How I taught myself to crochet

Crochet illustration

Learning to crochet was a bit of a ‘start-stop-and-start again with gusto’ journey for me. There comes a point on most journeys where you just want to throw in the towel – and I did at one point, not literally throwing my hooks into the corner – but I managed to keep at it and am quite proud of what I’ve achieved, the skills I’ve learnt and the things I can now make! I love the promise in my stash of printed and pinned crochet patterns, the colours and textures of a wool display, the meditative and relaxing qualities of hooking yarn, and the surprise in my loved ones’ eyes when they see what I’ve made for them. Here’s a run through of my crochet journey.

My very first crochet project
My very first crochet project

I suppose I first became aware of crochet through my mum. As an only child with parents who worked all day, there wasn’t much entertainment to be had for her, so she took to crafting as a way of whiling away the hours. She has always been a dab hand at embroidery, crochet and knitting and would always be working on a project, like making a jumper for her favourite teacher or embroidering our names for the nursery wall. Nowadays she’s a champion sock and scarf knitter and doesn’t make much else – I’m inundated with handmade woolly gifts, but that hasn’t stopped me from wanting to learn to crochet.

One of my favourite crochet projects ever - a big basket
This basket is one of my favourite crochet projects ever – I made one for my mum last Christmas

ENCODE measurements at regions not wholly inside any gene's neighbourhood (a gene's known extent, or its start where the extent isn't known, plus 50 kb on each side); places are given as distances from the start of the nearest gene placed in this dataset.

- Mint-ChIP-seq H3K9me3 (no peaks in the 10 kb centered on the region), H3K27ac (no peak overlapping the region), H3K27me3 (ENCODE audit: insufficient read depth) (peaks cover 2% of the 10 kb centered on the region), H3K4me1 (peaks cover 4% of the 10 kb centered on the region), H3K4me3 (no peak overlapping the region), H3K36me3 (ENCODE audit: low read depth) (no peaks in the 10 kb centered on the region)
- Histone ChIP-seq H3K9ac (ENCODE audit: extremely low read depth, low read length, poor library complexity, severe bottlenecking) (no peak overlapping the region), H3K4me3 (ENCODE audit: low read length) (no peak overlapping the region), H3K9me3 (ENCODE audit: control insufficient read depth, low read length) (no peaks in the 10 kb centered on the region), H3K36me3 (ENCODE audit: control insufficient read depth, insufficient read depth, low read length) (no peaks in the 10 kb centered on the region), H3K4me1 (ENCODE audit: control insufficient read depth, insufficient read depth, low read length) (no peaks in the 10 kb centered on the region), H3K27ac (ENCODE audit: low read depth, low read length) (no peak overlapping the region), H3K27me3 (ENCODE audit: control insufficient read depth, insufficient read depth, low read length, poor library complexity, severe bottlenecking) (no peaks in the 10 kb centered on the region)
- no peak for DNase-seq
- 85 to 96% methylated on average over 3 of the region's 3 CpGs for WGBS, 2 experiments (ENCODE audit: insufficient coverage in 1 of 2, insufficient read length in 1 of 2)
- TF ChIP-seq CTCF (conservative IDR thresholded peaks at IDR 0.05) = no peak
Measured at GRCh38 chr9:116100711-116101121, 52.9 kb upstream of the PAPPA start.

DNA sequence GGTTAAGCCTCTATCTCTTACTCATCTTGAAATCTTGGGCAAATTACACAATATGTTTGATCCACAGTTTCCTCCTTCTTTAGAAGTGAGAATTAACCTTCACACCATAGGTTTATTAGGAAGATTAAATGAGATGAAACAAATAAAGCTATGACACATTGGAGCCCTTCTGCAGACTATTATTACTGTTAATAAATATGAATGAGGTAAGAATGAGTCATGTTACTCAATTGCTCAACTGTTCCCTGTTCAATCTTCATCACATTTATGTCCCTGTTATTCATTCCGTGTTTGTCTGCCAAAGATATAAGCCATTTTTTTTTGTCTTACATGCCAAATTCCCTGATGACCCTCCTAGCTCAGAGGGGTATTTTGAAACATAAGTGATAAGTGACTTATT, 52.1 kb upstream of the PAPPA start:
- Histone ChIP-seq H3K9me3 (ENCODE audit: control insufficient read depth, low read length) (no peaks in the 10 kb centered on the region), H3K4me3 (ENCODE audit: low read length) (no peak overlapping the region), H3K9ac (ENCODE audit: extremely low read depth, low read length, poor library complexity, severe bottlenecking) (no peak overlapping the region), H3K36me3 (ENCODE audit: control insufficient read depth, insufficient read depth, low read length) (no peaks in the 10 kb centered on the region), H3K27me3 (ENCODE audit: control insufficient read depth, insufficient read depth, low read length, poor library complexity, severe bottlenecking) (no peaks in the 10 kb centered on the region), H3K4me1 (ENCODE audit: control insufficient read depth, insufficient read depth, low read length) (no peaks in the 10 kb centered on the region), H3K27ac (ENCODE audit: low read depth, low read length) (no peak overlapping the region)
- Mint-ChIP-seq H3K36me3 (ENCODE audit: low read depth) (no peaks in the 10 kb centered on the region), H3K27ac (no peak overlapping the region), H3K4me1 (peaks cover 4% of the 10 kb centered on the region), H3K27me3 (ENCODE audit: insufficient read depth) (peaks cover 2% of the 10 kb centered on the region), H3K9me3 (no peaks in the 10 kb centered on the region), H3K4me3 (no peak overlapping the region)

With three brothers, I was never bored as a child. But as a twenty-something, I wanted to be able to make something and be more creative again (after being a very creative teenager, those activities got rather side-lined in University). Crochet doesn’t take up that much room and it’s practical. It’s also a great mother and daughter activity and we can learn from one another. I decided I wanted to make a granny square blanket and asked my mum to teach me a basic square when she was visiting.

Crochet Afghan
This crochet afghan was my first large scale project

I spent time buying wool and gradually growing my stash of squares according my mum’s verbal instructions. Somehow they never looked right. Now I know that the wool I was buying wasn’t always the right thickness, no one told me about gauge, and I was making up stitches as I went along. Unsurprisingly, most of my squares turned out wonky and lopsided. Nevertheless I soldiered on making stacks of not-quite-square granny squares.